Using try and catch


Although the default exception handler provided by the Java run-time system is effective for debugging, you will usually want to handle an exception yourself. There are two benefits to doing this.

Most users will be confused if you stop running your program and print a stack trace whenever an error occurs! Fortunately, it is quite easy to prevent.

To prevent and manage run-time errors, simply turn off the code you want to monitor within a try block. Immediately following the try block, include a catch clause that specifies the type of exception you want to catch. How to do it easily, For example, the following program includes a try block and a catch clause that processes arithmetic exceptions generated by section-by-zero errors:

Program
public class Main {
  public static void main(String[] args) {
    int a,b;
    try{ // monitor a block of code
     a = 0;
     b = 12/a;
     System.out.println("This will be not printed.");
    }
    catch(ArithmeticException e){ // catch divide-by-zero error
     System.out.println("Division by zero exception");
    }
    System.out.println("After catch statement");
  }
}

Notice that the println() method inside the try block did not run because the code of the try block where the exception occurs will not execute the code of the next line. In the example above, with the exception of line 2 of the try block, the code of the catch block is run and the next normal codes are run.

A try and its catch statement combine to form a unit. The scope of the catch clause is limited to the statements specified by the immediate previous try statement. A catch statement cannot hold exceptions thrown by another try statement. The statement protected by try must be surrounded by curly braces. You cannot use try in a single statement.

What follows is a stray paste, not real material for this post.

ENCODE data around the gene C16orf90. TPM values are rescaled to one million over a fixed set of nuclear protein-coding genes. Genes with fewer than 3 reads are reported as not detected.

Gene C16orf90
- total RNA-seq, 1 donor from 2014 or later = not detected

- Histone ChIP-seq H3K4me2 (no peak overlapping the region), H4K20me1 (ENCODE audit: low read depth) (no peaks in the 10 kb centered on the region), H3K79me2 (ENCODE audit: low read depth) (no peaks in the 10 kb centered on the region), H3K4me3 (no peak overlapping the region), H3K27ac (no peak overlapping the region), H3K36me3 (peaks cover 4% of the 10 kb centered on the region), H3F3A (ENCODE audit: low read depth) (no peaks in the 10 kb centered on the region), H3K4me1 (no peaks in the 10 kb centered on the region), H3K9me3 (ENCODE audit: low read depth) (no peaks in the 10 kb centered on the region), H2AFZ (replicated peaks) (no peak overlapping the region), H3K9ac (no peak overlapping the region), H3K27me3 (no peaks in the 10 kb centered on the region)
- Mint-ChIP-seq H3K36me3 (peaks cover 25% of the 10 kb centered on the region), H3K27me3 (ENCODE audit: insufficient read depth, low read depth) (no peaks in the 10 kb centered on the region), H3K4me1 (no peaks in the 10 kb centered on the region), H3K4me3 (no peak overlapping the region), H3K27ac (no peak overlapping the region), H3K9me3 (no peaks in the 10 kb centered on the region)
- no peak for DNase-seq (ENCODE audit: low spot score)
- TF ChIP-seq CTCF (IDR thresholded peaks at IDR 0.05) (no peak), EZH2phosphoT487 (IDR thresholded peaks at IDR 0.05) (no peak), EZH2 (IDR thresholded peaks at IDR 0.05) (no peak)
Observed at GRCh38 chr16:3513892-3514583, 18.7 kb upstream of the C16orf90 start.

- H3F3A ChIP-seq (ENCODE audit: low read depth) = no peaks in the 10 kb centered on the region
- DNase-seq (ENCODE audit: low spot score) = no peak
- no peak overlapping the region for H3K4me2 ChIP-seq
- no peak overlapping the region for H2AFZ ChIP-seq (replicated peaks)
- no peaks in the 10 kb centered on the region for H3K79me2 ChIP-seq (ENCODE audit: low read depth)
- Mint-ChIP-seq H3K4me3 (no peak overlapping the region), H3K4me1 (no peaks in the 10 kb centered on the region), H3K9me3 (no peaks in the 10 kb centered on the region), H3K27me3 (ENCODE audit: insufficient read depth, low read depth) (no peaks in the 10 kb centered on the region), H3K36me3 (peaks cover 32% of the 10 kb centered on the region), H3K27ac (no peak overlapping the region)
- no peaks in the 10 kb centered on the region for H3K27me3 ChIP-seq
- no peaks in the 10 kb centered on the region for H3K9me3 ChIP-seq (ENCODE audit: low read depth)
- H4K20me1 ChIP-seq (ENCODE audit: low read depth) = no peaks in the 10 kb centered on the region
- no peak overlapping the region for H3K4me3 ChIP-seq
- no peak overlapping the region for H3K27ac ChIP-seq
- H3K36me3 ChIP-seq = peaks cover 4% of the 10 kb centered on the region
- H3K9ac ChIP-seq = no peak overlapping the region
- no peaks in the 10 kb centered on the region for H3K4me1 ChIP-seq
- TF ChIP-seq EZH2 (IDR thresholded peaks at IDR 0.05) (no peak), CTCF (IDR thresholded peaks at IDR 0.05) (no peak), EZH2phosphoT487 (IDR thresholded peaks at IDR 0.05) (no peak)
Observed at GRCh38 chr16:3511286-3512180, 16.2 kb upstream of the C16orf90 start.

The goal of most specific catch clauses is to resolve the exceptional condition and then continue as if the error never occurred. For example, in the next program, each repetition of the loop obtains two random integers. Those two integers are divided by each other, and the result is used to divide the value 1234. The final result is put into x. if either division operation causes a divide-by-zero error, it is caught, the value of x is set to zero, and the program continues.

Program
import java.util.Random;
public class Main {
  public static void main(String[] args) {
    int x=0,y=0,z=0;
    Random r=new Random();
    for(int i=0;i<2000;i++)
    {
     try{
      y = r.nextInt();
      z = r.nextInt();
      x = 1234/(y/z);
     }
     catch(ArithmeticException e){
      System.out.println("Division by zero.");
      x=0; // set a to zero and continue
     }
     System.out.println("x: " + x);
    }
  }
}